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Coping with holiday blues — Caring for ourselves and others during the festive period

As 2020 comes to an end and people are engaged in celebrations and gatherings with family and friends during the holiday season, it is crucial to recognise that there are people who experience symptoms similar to those of clinical depression.

Coping with holiday blues — Caring for ourselves and others during the festive period
Jonathan Kuek Han Loong

As 2020 comes to an end and people are engaged in celebrations and gatherings with family and friends during the holiday season, it is crucial to recognise that there are people who experience symptoms similar to those of clinical depression.

In particular, individuals who are coping with painful circumstances such as the death of loved ones, financial difficulties, the end of a relationship or a lack of close social connections, for example. These are the people who may be more susceptible to such “holiday blues”.

With Covid-19 still rampant in many parts of the world and crowd control measures still very much a part of life in Singapore, we can expect a more significant number of people who may feel alienated and isolated.

Many holiday plans have gone awry, social gatherings are more subdued and toned down, and emotions still run strong in response to having to adapt to a new normal.

Even going out for a nice meal may not feel the same as it used to feel.

To care for the people around you during this “new” festive period, a good start could be to identify the source of stressors that you may be facing — by reflecting upon past holiday seasons.

Make a list, if needed, highlighting some key stressors and how you tend to respond to them.

Once you have done so, begin to plan activities you would like to do during this period that may help you manage your stressors better.

For example, if loneliness plays a big part in bringing your mood down and you cannot turn to family or friends for support, consider signing up for social activities such as volunteering at a soup kitchen or an animal shelter.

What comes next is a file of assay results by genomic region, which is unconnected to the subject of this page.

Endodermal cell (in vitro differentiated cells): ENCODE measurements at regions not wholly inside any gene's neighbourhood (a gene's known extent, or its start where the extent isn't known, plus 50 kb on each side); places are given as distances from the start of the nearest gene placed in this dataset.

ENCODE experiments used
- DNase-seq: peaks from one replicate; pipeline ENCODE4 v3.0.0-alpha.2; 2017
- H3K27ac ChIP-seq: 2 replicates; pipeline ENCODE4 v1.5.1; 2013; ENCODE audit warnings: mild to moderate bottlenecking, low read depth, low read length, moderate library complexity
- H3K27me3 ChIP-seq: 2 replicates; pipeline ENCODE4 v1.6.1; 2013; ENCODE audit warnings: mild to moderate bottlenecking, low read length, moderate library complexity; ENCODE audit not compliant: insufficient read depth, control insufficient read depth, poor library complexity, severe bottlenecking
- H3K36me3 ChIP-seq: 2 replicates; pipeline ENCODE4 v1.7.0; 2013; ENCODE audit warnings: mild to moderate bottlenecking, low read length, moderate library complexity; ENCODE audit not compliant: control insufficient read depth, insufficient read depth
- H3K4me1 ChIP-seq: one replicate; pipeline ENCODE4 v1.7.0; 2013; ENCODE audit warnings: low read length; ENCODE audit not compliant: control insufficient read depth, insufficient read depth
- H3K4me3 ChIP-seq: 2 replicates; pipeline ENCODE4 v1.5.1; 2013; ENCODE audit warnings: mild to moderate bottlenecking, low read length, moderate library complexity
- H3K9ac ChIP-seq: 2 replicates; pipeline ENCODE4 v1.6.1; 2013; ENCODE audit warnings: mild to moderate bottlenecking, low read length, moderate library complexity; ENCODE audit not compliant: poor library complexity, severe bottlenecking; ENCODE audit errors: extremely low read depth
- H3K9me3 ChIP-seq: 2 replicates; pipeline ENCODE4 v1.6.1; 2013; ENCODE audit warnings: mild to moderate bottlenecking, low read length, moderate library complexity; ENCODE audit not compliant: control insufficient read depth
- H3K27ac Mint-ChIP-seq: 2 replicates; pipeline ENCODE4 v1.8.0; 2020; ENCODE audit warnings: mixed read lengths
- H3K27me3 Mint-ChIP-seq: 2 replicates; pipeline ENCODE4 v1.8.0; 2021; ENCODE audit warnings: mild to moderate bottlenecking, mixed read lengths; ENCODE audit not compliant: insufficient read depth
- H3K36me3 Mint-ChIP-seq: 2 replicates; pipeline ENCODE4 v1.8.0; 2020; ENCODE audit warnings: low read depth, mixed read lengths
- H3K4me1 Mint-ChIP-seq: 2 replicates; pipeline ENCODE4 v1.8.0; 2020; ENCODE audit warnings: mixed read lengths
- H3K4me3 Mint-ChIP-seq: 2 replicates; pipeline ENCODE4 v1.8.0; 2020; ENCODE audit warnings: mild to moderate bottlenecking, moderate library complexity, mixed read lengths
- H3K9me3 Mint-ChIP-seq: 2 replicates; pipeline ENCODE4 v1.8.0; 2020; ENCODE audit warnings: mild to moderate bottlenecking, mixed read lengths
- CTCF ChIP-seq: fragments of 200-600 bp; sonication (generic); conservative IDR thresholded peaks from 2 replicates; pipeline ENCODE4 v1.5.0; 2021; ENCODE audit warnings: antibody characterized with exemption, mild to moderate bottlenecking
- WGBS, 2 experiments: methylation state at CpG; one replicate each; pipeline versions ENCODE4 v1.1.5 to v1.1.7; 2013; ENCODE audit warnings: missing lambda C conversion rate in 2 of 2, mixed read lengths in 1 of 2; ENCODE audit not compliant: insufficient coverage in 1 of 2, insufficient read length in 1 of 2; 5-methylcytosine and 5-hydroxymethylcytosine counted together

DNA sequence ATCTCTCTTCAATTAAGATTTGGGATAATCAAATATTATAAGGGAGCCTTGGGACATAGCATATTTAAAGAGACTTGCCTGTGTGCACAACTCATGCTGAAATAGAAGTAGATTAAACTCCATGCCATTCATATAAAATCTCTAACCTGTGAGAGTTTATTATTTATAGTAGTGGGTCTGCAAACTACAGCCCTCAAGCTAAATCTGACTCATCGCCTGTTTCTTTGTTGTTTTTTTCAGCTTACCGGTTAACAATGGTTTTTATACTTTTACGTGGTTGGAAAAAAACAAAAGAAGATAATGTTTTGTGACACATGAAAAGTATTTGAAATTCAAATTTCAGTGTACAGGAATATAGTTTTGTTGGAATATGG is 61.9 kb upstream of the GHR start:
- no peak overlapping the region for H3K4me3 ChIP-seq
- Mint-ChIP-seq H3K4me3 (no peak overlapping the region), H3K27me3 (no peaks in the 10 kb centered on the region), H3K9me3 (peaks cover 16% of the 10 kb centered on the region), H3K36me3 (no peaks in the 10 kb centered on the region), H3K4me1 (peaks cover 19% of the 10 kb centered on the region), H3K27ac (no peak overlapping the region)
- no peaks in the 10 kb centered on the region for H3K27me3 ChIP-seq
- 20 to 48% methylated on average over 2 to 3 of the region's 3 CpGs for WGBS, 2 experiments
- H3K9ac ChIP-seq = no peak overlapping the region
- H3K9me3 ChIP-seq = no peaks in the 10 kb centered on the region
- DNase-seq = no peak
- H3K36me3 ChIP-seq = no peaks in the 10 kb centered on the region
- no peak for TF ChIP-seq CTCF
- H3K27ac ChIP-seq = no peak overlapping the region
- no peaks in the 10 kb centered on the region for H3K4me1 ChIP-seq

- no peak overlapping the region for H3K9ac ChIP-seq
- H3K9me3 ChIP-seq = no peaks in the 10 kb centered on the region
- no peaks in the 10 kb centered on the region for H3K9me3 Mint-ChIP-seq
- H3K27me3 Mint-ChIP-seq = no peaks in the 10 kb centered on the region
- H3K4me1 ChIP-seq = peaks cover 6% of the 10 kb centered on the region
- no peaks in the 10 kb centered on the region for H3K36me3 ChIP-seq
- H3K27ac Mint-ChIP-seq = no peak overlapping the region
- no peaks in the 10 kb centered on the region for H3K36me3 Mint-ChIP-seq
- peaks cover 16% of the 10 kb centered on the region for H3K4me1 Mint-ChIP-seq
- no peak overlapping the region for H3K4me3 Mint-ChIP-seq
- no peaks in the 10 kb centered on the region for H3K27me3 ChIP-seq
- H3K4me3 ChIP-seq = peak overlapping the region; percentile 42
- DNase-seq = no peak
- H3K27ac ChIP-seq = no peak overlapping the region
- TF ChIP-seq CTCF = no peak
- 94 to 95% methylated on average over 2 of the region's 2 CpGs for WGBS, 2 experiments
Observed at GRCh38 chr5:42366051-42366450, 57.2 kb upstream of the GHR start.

For people around us who may be struggling during this period, make a conscious effort to check in more frequently with them. Especially since we are unable to gather in large groups, there may be certain people who may feel left out of the celebrations and forgotten.

One way is to gather in small groups and use online means to have “larger” gatherings.

Having communal support and good company are strong buffers against negative feelings during the holiday season.

Most importantly, if you feel that none of the suggestions above are working and you cannot identify what works, you should seek support from a mental health professional such as a psychiatrist, clinical psychologist or counsellor.

They will be well-placed to support you during such challenging times and there is absolutely no shame in seeking help.  

Staying social connected, identifying what works, reaching out to people around you, and seeking help when needed are integral to staying one step ahead of the holiday blues and supporting others in the process.

Let us continue to stay in good spirits despite the whirlwind of a year it has been. 

 

ABOUT THE WRITER

Jonathan Kuek Han Loong is a doctoral candidate and mental health researcher at the University of Sydney, specialising in recovery approaches to the management and understanding of mental health conditions. His research is based in Singapore. The views in this article are his own.

Have views on this issue or a news topic you care about? Send your letter to voices [at] mediacorp.com.sg with your full name, address and phone number.

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depression holiday mental health isolation

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